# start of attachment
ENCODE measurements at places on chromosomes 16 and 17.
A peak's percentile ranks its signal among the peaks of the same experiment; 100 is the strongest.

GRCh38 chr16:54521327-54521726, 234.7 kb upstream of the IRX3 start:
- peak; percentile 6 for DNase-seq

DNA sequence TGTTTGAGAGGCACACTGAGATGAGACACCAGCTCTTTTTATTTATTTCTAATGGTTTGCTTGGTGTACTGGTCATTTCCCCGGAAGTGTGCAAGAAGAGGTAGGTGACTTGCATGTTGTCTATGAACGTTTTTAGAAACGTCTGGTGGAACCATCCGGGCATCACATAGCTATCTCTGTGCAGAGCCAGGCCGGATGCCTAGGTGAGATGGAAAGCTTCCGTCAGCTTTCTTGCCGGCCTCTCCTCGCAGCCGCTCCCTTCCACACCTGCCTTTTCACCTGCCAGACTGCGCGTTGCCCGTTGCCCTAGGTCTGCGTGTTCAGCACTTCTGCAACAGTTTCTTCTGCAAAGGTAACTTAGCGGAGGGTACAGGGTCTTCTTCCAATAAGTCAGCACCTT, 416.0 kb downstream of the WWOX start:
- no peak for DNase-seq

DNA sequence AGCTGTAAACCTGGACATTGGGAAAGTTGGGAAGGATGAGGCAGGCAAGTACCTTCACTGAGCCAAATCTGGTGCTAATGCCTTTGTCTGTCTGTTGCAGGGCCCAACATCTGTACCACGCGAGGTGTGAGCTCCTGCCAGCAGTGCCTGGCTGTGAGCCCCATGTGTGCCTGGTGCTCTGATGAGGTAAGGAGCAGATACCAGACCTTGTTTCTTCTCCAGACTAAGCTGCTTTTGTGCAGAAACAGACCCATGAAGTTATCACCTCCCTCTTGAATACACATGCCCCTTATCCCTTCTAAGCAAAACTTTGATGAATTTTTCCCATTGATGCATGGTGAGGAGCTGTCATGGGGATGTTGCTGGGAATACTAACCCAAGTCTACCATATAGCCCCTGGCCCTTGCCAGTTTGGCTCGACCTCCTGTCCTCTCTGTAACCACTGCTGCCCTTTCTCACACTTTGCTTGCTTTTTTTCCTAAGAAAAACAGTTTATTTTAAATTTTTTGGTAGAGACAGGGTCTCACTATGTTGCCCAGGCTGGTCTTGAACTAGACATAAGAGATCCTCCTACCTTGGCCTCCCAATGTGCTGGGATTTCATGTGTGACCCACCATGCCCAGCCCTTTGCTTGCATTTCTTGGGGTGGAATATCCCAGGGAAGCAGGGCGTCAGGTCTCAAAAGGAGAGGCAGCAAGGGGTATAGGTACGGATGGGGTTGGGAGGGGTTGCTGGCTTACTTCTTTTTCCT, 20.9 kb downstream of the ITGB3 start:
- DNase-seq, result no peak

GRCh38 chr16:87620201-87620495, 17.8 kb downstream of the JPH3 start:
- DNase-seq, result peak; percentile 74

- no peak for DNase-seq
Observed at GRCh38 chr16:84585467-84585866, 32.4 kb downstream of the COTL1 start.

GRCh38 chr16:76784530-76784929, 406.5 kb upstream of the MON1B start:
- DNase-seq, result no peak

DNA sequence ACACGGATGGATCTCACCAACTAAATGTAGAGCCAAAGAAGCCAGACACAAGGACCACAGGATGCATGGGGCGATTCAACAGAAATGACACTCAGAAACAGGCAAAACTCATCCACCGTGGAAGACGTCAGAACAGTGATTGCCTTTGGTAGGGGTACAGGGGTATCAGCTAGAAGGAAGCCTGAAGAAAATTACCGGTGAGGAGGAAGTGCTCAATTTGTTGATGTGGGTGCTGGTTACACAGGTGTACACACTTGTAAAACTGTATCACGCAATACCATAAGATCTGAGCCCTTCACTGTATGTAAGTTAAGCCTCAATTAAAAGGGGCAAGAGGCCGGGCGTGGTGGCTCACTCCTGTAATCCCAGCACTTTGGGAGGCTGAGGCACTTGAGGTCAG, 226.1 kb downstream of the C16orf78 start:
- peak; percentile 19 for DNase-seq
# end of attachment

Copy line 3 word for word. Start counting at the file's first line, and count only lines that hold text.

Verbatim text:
GRCh38 chr16:54521327-54521726, 234.7 kb upstream of the IRX3 start: